The Egyptian president, Hosni Mubarak, accepts the resignation of the transport minister Mohammed Mansour over an accident that killed 18 people.
Egyptian minister quits over train crash
CAIRO // The Egyptian president, Hosni Mubarak, accepted yesterday the resignation of the minister of transportation, Mohammed Mansour, over a train accident on Saturday that killed 18 people and injured more than 30. "Minister Mohammed Mansour resigned out of his feeling of political responsibility for the accident," Magdi Radi, the spokesman of the cabinet, said in an interview yesterday.
"This is the first time that a minister resigns and the president accepts his resignation since this government came to office in the summer of 2004." The electricity minister, Hassan Younis, will take over the responsibility of the transport ministry until a new minister is appointed, Mr Younis was quoted as saying by Egypt's official Mena news agency yesterday. Mr Mansour announced his resignation at a press conference yesterday after meeting the prime minister, Ahmed Nazif.
The resignation followed a stormy session in Parliament on Monday over the minister's responsibility for the collision of two trains in Garza village, al Aiyyat, 50km south of Cairo. The crash reportedly happened when a buffalo crossed in front of one of the trains, forcing it to stop suddenly. Railway officials failed to inform the driver of the other train. Monday's parliamentary session witnessed a fist fight between Abdel Rehim el Ghol, a member of the ruling National Democratic Party, headed by president Mubarak and Mahmoud Megahed, a legislator of the Muslim Brotherhood, Egypt's strongest opposition group, after the latter called for sacking of the transport minister.
"You are rude," Mr el Ghoul shouted at Mr Megahed before running up to him and hitting him, according to a front page report yesterday in Al Ahram, the largest state-owned daily. Egypt's national railway system is the biggest in the Middle East, with about 5,000km of track, according to Egyptian National Railways, but is notorious for accidents. Egypt's former transport minister, Ibrahim al Demeri, was forced to resign in February 2002 following the country's worst ever train fire, which claimed more than 370 lives, also in al Aiyyat, as poor workers were heading home to upper Egypt to celebrate Eid with their families.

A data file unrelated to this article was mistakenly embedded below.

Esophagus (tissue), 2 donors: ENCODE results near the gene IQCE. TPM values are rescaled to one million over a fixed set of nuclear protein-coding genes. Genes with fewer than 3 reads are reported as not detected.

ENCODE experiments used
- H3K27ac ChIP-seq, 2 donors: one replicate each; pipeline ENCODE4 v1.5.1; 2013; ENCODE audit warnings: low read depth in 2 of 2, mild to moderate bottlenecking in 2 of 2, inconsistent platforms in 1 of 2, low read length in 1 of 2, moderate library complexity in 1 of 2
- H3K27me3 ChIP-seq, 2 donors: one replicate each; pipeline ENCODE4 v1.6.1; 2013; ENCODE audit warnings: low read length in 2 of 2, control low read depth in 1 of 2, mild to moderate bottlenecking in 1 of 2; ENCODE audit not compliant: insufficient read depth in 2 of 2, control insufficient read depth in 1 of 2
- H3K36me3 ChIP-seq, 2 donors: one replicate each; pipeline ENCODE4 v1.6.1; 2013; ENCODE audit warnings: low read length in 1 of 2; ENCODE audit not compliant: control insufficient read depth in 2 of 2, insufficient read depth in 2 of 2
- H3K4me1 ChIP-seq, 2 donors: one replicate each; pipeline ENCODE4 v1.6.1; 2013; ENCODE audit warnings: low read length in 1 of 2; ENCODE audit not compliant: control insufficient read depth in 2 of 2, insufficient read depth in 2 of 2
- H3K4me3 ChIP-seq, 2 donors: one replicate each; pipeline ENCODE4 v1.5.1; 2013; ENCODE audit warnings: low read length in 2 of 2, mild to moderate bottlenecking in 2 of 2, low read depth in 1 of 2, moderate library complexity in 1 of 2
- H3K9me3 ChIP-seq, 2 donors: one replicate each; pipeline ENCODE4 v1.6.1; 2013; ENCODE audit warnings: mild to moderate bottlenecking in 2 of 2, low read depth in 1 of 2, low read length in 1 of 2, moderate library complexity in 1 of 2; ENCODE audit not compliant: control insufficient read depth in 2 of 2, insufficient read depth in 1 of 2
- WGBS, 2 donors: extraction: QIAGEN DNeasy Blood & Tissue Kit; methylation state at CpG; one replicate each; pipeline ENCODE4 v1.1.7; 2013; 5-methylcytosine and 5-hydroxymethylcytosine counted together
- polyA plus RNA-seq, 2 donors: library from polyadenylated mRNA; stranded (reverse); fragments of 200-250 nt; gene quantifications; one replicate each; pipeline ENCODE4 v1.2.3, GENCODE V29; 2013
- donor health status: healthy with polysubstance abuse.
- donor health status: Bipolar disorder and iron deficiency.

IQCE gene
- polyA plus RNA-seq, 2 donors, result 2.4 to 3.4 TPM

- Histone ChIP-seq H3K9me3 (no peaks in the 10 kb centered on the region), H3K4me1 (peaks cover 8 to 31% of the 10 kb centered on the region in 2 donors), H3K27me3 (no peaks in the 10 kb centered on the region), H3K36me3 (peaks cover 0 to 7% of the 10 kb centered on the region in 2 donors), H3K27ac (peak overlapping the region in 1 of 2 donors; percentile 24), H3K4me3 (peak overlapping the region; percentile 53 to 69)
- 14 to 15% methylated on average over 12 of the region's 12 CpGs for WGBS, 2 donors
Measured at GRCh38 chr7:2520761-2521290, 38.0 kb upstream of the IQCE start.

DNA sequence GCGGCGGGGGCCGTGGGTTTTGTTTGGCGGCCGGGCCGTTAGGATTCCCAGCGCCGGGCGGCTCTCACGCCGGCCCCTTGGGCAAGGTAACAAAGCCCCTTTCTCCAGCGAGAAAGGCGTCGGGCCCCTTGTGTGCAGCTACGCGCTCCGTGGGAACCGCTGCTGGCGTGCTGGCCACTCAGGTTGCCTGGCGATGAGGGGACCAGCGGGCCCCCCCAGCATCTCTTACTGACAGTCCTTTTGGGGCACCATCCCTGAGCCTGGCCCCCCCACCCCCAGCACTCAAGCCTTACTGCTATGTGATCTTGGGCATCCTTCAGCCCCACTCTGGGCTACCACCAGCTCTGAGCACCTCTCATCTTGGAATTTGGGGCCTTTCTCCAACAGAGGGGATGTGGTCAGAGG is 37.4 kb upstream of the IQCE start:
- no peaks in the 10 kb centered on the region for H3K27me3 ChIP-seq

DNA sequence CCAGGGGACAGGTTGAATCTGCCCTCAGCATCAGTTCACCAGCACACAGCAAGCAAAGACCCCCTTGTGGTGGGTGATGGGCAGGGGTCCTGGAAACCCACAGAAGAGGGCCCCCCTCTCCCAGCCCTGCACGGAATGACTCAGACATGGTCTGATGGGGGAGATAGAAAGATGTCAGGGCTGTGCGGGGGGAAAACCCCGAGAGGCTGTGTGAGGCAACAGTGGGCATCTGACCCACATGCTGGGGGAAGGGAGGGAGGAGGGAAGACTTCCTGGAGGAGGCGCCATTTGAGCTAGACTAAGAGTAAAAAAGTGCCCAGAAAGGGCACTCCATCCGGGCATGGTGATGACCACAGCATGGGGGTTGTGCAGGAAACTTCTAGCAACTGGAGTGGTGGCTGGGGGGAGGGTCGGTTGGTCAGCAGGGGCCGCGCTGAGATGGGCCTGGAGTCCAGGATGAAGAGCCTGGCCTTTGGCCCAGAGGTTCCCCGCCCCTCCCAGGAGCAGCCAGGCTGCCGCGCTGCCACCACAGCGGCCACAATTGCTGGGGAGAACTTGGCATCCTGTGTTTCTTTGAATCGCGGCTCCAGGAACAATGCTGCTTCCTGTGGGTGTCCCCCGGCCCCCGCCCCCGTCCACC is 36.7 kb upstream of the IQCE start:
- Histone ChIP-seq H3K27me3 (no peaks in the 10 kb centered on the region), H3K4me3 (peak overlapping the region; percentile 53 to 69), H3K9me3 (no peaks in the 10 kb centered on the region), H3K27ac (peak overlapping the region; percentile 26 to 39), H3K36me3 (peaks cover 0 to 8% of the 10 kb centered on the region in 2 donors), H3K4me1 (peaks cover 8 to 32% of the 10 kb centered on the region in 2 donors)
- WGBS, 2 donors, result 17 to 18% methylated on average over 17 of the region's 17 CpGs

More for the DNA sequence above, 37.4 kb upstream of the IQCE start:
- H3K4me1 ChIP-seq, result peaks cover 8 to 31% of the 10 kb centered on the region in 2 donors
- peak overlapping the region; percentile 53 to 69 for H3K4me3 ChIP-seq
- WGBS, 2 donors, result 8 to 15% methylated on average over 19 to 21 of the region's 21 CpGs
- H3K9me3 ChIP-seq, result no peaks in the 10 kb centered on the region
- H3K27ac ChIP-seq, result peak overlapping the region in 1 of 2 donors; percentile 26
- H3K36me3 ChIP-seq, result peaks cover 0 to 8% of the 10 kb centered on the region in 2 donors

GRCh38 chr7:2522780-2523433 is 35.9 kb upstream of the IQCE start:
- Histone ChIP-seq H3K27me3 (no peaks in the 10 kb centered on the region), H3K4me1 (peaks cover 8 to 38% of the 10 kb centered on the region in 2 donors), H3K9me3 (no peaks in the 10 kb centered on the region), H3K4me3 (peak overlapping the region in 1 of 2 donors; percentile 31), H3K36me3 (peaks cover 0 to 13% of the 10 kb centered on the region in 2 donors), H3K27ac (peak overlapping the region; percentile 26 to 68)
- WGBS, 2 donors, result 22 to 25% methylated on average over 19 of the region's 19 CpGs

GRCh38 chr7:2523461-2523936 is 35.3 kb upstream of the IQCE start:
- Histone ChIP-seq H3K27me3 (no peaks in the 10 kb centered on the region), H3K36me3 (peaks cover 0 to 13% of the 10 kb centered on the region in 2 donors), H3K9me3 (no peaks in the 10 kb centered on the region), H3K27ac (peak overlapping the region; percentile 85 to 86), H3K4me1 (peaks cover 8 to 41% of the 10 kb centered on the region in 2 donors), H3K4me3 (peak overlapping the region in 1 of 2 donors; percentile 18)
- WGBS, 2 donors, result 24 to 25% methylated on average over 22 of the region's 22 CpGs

Still, resignations by officials, especially ministers, are rare. Like most ministers in the cabinet, Mr Mansour is a businessman; his company is the sole distributor for General Motors in Egypt. He survived a maelstrom of criticism in February 2006 over a ferry accident that killed more than 1,000 people in one of the deadliest disasters in modern maritime history. During Monday's session, Mr Mansour pledged he would "take decisive and deterrent measures against those responsible for the [train] accident".
Also on Monday, the prosecutor general ordered the arrest of the two train drivers and the man who is in charge of the railway's control station who failed to notify the second train about the halt of the first. He had reportedly left the station unmanned as he went to the bathroom. Media have been demanding punishment for those responsible. "It's no longer acceptable, under any circumstances, for this negligence, which is responsible for the citizens' death in train accidents, to continue," said an editorial in Al Ahram yesterday. "It's no longer possible to remain silent while listening to promises and statements, even TV ads that propagate for the improvement of train service, while the truth is something else, which was revealed in the al Aiyyat train accident."
The transport ministry spent millions of Egyptian pounds on ads promoting rail travel during Ramadan. Some criticism broached the issue of government corruption. The independent daily Al Masry Al Youm published a cartoon on Monday in which a buffalo, sitting with a policeman at his desk in the police station, says: "It's not the fault of the transport minister, nor is it the fault of the worker who left the railway control station. And it's also not the fault of the train driver who hit me and it's not the fault of the government, which doesn't learn from its mistakes. I'm the main defendant, imprison me."
In the same box, the cartoon shows a thief on the phone with the transport minister. "Be assured, Mr Minister," the thief says, "we paid the buffalo 1,000 pounds to shoulder sole responsibility for the case." firstname.lastname@example.org * With additional reporting by Agence France-Presse